Nov 11 – Nov 25

AND THE PEOPLE STILL ASK: THE CALLIGRAPHIC CINEMA OF MIKLÓS JANCSÓ

Even in an age of cinema where the virtuosic long take is part of every adventurous director’s showreel, the astonishing tracking shots of Hungarian master Miklós Jancsó (1921–2014) continue to transfix and influence some 50 years on.

From the mid-1960s to the early ’70s, Jancsó produced challenging, austere yet impassioned films that used obscure historical incidents to ruthlessly analyse the universal theme of the arbitrary administration and abuse of power. Depicting organised groups of national resistance and randomly inflicted cruelty, Jancsó managed to slip humanist and socialist critiques of the totalitarian regime past the censors.

Spectacular choreography, pitiless violence and a relentless prowling camera make these films utterly unlike anything else in world cinema. Filmed on the bleak Hungarian Great Plain, these fascinating, mysterious works can contain as few as 11 separate shots and were widely feted at international festivals. A regular crew and cast worked across these films, responding loyally to Jancsó’s rigorously planned sequences and shouted instructions (erased in post-synchronisation).

Despite decades of surprising critical neglect, Jancsó continued to make equally adventurous films until 2010, four years before his death. But it is the stunning “formative” features made in the 1960s and ’70s, such as the celebrated The Round-Up, The Red and the White and Red Psalm, all included in this season of imported prints, which stand as Jancsó’s defining works and remain as politically relevant as ever.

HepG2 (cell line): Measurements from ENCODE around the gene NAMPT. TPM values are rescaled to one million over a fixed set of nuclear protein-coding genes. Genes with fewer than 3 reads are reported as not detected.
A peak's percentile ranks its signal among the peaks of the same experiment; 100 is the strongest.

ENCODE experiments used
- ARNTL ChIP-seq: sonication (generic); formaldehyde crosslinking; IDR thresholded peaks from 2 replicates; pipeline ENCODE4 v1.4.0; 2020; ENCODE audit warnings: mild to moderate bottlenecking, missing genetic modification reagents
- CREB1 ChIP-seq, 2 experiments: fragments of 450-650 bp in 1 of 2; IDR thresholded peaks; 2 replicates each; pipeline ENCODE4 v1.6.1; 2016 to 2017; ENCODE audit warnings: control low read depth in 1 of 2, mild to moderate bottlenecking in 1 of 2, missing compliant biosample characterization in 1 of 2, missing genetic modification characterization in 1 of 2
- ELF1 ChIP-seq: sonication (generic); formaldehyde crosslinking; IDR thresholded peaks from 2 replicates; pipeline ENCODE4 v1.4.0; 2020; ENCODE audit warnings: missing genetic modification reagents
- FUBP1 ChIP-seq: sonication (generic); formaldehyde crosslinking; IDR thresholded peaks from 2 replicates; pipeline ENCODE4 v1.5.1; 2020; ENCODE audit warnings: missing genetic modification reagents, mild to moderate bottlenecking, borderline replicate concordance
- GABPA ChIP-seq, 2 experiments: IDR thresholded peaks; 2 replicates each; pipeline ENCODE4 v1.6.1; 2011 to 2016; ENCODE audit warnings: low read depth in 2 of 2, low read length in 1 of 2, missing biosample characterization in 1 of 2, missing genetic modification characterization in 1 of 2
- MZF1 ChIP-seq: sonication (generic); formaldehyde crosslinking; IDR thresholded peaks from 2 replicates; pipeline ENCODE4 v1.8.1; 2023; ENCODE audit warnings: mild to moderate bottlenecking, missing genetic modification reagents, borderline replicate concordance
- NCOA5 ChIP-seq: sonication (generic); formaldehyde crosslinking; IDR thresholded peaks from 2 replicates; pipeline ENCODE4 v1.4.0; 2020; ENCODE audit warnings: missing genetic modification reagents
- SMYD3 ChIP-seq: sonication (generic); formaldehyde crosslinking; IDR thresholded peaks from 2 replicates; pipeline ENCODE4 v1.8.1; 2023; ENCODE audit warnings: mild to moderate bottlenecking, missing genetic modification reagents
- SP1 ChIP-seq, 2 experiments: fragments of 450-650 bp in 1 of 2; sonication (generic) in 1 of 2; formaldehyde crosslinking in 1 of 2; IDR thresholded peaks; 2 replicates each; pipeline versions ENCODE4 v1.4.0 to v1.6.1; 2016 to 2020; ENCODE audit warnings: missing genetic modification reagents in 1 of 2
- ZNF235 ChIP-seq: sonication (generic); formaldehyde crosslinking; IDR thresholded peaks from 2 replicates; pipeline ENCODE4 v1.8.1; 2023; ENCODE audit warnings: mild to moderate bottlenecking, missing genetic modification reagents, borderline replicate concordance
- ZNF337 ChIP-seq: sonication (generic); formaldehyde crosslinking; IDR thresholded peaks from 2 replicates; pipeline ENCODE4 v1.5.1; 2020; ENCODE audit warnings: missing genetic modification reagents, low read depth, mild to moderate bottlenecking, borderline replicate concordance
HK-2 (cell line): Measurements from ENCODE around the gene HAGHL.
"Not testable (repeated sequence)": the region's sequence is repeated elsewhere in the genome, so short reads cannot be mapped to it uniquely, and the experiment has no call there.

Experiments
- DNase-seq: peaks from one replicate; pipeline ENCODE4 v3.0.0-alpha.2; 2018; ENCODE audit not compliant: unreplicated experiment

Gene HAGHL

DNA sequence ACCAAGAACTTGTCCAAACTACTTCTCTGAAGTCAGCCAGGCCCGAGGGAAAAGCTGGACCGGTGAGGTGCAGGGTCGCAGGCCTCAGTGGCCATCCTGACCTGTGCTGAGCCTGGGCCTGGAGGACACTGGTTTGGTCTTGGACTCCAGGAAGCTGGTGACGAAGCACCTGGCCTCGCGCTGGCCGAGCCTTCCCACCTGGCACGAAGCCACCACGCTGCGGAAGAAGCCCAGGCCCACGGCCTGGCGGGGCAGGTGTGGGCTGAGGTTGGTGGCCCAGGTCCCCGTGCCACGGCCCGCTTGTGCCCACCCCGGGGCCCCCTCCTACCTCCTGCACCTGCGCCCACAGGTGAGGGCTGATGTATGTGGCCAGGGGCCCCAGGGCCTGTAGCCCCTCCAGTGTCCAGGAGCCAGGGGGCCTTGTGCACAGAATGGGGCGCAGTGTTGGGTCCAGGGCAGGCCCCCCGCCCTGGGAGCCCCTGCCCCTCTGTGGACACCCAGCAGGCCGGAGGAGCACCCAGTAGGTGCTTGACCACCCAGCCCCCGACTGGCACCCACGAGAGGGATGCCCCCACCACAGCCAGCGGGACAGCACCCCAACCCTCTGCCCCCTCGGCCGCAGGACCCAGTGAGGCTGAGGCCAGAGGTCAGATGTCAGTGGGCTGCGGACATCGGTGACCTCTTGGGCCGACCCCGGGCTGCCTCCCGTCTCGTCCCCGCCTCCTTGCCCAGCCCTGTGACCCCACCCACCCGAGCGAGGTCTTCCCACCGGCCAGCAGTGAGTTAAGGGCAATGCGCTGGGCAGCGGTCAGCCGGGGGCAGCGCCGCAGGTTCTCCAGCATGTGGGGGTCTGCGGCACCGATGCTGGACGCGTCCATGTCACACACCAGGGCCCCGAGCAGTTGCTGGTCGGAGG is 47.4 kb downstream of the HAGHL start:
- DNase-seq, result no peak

November 11

7:00PM RED PSALM
Miklós Jancsó (1972) 87 mins M

This high water mark of Jancsó’s mature style is a work filled with stylised violence, chaste nudity, symbolism, ritual and rousing songs. A staggeringly complex and ambiguous depiction of a peasant socialist uprising against oppressive feudalist forces, the film defies narrative causality in a head-spinning flow of movement or “choreo-calligraphy” (Raymond Durgnat). Jancsó orchestrates a huge cast filmed in sinuous long takes, creating striking images from and around the script by regular collaborators Gyula Hernádi and Yvette Biró. Winner of Best Director at the 1972 Cannes Film Festival.

35mm print courtesy of Filmunio.


8:40PM THE CONFRONTATION
Miklós Jancsó (1969) 80 mins

Audaciously original, Jancsó’s first film in colour dramatises student radicalism in early postwar Hungary, while closely echoing the contemporary climate of Europe in 1968. With a title literally translated as “Sparkling Winds”, the film uses dance, song and stylised movement as surrogates for violent action. Students and authority face off as Jancsó examines the relative democratic merits of debate versus force, while using immensely long takes and striking colour coding. A favourite of the director himself; a sequel, Season of Monsters, followed almost 20 years later.

35mm print courtesy of Filmunio.

Miklós Jancsó’s The Confrontation (1969) by John Edmond.

November 18

7:00PM THE ROUND-UP
Miklós Jancsó (1966) 90 mins

Rated one of the greatest films of all time by his great acolyte and fellow countryman Béla Tarr, Jancsó’s brilliant allegorical take on the long aftermath of a defeated Hungarian uprising against Austrian rule in 1848 introduced the director to international audiences who embraced his distinctive and often elliptical visual style. A massive success domestically, it reflects on the betrayals and disappointments of distant and recent history. Breathtakingly shot in widescreen, and featuring uncompromising images of internment camps and the Hungarian puszta, it’s a bracingly formal and clear-eyed vision of the inevitable round-ups enacted in the name of dictatorships.